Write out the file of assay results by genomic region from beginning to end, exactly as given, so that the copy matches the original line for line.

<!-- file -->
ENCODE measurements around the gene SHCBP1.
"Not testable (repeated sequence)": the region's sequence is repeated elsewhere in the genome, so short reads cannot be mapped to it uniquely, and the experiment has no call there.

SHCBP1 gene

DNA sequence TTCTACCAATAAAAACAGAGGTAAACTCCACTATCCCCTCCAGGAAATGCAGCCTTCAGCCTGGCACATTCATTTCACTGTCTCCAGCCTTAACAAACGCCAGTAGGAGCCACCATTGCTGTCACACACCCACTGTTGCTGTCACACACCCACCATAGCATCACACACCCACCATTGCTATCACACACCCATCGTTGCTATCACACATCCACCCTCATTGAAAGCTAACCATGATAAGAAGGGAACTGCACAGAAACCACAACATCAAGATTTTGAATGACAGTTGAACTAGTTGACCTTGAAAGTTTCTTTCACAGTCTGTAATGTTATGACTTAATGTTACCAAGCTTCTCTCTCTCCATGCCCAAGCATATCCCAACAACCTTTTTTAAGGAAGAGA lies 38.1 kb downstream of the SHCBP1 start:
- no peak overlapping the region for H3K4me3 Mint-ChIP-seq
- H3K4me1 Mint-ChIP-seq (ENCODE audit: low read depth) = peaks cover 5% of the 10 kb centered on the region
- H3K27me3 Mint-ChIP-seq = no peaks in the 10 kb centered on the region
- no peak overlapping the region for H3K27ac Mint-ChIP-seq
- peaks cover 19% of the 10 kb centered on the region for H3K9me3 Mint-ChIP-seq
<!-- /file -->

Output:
ENCODE measurements around the gene SHCBP1.
"Not testable (repeated sequence)": the region's sequence is repeated elsewhere in the genome, so short reads cannot be mapped to it uniquely, and the experiment has no call there.

SHCBP1 gene

DNA sequence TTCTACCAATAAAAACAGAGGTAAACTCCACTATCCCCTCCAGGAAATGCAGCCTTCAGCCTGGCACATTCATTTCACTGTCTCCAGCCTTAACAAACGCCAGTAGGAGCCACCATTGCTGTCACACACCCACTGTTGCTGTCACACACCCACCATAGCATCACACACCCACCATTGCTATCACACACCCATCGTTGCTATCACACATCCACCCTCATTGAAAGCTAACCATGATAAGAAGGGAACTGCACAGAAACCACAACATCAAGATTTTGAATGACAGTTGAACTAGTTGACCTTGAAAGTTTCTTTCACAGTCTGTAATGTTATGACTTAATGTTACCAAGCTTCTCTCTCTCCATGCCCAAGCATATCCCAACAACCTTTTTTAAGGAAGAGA lies 38.1 kb downstream of the SHCBP1 start:
- no peak overlapping the region for H3K4me3 Mint-ChIP-seq
- H3K4me1 Mint-ChIP-seq (ENCODE audit: low read depth) = peaks cover 5% of the 10 kb centered on the region
- H3K27me3 Mint-ChIP-seq = no peaks in the 10 kb centered on the region
- no peak overlapping the region for H3K27ac Mint-ChIP-seq
- peaks cover 19% of the 10 kb centered on the region for H3K9me3 Mint-ChIP-seq